Consumer Health Digest #07-18

Your Weekly Update of News and Reviews
May 1, 2007


Consumer Health Digest is a free weekly e-mail newsletter edited by Stephen Barrett, M.D., and cosponsored by NCAHF and Quackwatch. It summarizes scientific reports; legislative developments; enforcement actions; news reports; Web site evaluations; recommended and nonrecommended books; and other information relevant to consumer protection and consumer decision-making.


Compounding pharmacy implicated in three deaths. Three recent deaths have been attributed to intravenous injections that contained toxic amounts of colchicine prepared by ApothéCure Inc., a compounding pharmacy based in Dallas, Texas. The colchicine, which was mislabeled, contained 4 milligrams per milliliter, rather than the 0.5 milligrams per milliliter stated on its labels. A single injection could be fatal. ApothéCure said that an employee had made a weighing error. Geoffrey Wiss, M.D., told authorities that either he or a partner at the Center for Integrative Medicine, which employed medical doctors and naturopaths, supplied the colchicine to the three patients who died. The drug, sometimes used in small doses to treat gout, was used to treat back and neck pain, which is not an FDA-approved use. [Korn P. Bad medicine led to three deaths: Texas firm that supplied fatal drug to Portland clinic escaped FDA oversight. Portland Tribune, April 27, 2007] As a result of the deaths, the center has been permanently closed. The Oregon Poison Center has warned the state' naturopaths about colchicine use. [Medication safety alert: Colchicine use. Oregon Poison Center, April 2007] ApothéCure is not licensed with Oregon's pharmacy board, as required for any pharmacy sending drugs into the state. [Dworkin A. Badly made medicine ends with three dead: Overdose: A pharmacy not licensed in Oregon mixed a special blend of a deadly drug too strong. The Oregonian, April 28, 2007] At least five state and federal agencies are investigating the deaths.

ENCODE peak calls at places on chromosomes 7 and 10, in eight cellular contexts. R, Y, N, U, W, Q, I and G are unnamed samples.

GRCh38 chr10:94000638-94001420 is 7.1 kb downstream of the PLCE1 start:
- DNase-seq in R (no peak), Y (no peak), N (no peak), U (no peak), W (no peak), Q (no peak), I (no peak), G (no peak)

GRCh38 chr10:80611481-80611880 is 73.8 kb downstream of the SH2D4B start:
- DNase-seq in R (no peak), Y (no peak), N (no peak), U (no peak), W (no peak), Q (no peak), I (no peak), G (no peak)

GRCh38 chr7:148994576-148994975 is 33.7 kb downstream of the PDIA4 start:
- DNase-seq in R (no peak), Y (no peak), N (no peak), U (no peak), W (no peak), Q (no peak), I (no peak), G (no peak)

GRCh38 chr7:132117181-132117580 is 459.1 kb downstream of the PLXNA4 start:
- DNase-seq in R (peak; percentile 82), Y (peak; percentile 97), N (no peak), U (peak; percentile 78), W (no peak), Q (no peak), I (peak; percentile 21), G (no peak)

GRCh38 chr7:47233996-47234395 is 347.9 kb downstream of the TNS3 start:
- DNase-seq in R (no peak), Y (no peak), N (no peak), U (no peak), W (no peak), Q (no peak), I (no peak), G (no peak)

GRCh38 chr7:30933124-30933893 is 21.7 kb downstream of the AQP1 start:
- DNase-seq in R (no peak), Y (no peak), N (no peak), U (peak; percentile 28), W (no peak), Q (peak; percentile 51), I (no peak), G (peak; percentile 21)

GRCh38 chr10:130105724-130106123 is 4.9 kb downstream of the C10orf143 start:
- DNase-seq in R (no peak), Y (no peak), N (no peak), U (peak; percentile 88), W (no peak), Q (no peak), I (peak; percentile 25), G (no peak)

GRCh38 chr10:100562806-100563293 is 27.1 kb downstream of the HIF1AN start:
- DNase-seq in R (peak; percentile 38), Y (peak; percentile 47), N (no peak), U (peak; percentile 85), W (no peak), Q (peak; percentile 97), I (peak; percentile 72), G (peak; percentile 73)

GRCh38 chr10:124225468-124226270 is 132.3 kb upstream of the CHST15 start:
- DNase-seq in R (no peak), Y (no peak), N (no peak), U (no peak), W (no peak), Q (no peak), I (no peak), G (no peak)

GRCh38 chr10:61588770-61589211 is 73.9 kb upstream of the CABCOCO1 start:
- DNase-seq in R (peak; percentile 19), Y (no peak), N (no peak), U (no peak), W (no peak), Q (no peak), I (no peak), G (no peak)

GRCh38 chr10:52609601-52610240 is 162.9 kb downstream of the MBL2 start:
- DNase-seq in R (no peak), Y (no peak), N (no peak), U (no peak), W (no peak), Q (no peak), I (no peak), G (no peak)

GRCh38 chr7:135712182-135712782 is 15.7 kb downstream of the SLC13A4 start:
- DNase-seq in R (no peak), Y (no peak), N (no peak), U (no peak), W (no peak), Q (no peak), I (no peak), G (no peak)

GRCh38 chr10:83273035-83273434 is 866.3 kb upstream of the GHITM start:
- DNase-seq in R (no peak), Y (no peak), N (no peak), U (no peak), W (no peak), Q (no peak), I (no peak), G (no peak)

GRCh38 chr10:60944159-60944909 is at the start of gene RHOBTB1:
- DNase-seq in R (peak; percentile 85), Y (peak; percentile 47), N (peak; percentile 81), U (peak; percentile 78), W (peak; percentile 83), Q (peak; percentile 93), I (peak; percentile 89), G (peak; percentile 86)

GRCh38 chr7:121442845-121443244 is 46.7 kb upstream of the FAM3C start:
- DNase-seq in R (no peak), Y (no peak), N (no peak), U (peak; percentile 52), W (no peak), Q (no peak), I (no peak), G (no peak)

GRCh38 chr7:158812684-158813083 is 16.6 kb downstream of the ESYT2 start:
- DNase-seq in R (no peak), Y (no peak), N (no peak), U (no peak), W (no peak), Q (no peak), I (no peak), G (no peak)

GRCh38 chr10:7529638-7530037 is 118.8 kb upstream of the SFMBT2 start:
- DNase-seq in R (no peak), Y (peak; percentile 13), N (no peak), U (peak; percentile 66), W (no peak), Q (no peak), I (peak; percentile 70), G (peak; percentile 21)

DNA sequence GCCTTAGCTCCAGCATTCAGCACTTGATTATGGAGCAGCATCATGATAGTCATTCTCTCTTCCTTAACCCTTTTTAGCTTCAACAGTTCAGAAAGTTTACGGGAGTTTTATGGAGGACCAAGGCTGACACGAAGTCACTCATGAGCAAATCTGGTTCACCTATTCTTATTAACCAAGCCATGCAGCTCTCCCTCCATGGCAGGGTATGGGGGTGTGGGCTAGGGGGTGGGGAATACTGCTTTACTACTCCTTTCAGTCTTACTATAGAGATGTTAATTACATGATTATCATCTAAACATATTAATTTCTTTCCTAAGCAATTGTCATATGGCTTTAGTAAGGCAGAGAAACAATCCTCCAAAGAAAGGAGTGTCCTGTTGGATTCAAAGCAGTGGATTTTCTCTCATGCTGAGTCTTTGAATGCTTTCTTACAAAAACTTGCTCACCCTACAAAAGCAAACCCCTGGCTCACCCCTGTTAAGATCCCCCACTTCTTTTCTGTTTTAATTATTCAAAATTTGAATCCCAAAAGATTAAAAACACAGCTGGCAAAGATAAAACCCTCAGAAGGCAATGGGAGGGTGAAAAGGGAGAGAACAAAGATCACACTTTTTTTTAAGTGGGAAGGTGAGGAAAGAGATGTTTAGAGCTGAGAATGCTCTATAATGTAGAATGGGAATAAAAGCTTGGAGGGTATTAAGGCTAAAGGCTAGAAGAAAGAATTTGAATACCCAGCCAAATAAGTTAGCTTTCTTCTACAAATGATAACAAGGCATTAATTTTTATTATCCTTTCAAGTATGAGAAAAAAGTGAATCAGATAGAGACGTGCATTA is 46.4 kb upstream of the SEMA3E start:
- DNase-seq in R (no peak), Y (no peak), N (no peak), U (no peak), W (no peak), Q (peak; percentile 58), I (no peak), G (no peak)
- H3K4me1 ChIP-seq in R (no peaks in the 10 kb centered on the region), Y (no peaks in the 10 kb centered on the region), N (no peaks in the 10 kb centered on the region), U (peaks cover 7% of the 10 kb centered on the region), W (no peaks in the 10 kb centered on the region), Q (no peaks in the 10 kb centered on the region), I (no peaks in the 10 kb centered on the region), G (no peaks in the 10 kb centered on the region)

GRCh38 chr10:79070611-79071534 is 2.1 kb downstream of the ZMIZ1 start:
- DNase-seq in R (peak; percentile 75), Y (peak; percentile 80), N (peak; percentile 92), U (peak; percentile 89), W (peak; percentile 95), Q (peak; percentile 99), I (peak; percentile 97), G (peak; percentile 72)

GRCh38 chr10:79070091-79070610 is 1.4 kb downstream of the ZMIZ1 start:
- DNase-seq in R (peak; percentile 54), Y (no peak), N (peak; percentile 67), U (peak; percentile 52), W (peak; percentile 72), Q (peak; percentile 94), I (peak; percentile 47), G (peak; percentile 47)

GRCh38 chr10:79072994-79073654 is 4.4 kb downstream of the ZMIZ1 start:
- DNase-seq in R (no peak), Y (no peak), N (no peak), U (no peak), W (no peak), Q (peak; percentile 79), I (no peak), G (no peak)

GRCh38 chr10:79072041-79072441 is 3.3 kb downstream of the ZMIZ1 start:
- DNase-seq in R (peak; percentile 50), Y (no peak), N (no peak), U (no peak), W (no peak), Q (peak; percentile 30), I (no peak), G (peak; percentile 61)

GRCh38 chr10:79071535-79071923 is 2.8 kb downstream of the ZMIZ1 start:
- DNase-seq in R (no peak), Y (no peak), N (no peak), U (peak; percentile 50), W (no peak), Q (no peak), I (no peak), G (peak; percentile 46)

ApothéCure is a leading supplier of drugs to offbeat practitioners. In 2004, after three patients experienced adverse effects, the Pennsylvania Department of Health issued a health advisory about the use of intravenous phosphatidylcholine manufactured by ApothéCure. Intravenous phosphatidylcholine has no approved medical use. [Adverse reactions to intravenous phosphatidylcholine infusion. Pennsylvania Department of Health Health Alert #15, Aug 6, 2004]

Many observers believe that compounding pharmacists and manufacturers are inadequately regulated. [Bouts BA. The misuse of compounding by pharmacists. Quackwatch, Nov 26, 2005]


Illegal "homeopathic" marketer fined. Barbara Brewitt, Ph.D. has been fined $415,000 for falsely claiming to be a medical doctor and illegally manufacturing and selling homeopathic "healthy aging" drugs through her Seattle-based company Biomed Comm, Inc. The health law judge's order concluded:

Concluding that Brewitt had "systematically avoided compliance with laws regulating the manufacture and sale of drugs," the judge ordered the maximum $1000-per-day penalty for (a) 315 days of unlicensed drug sales, (b) 37 days of unlicensed manufacturing, and (c) 63 days of unlicensed practice of medicine.

In a parallel action, another health law judge denied Biomed Comm's application for a license to manufacture drugs and prohibited it from reapplying for a 10-year period. The judge's order concluded that Brewer had engaged in dishonesty, misrepresentation, and unprofessional conduct.

The Department of Health's investigation was triggered by a complaint from a former employee who stated that Brewitt herself mixed many of the products in her own kitchen as she chanted over a crystal bowl. The department obtained a temporary restraining order in February 2006.


New search engine for searching scientific journals. The University of Virginia School of Medicine's Department of Public Health Sciences have developed a free tool for more efficient searching of the MEDLINE database of biomedical articles. The National Library of Medicines PubMed site posts its results in chronological order. In contrast, Relemed "weights" the frequency and relationship of searched-for words and posts its results in order of most probable relevance. [Siadaty MS and others. Relemed: Sentence-level search engine with relevance score for the MEDLINE database of biomedical articles. MC Medical Informatics and Decision Making 7:1 doi:10.1186/1472-6947-7-1, 2007]


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This page was posted on May 2, 2007.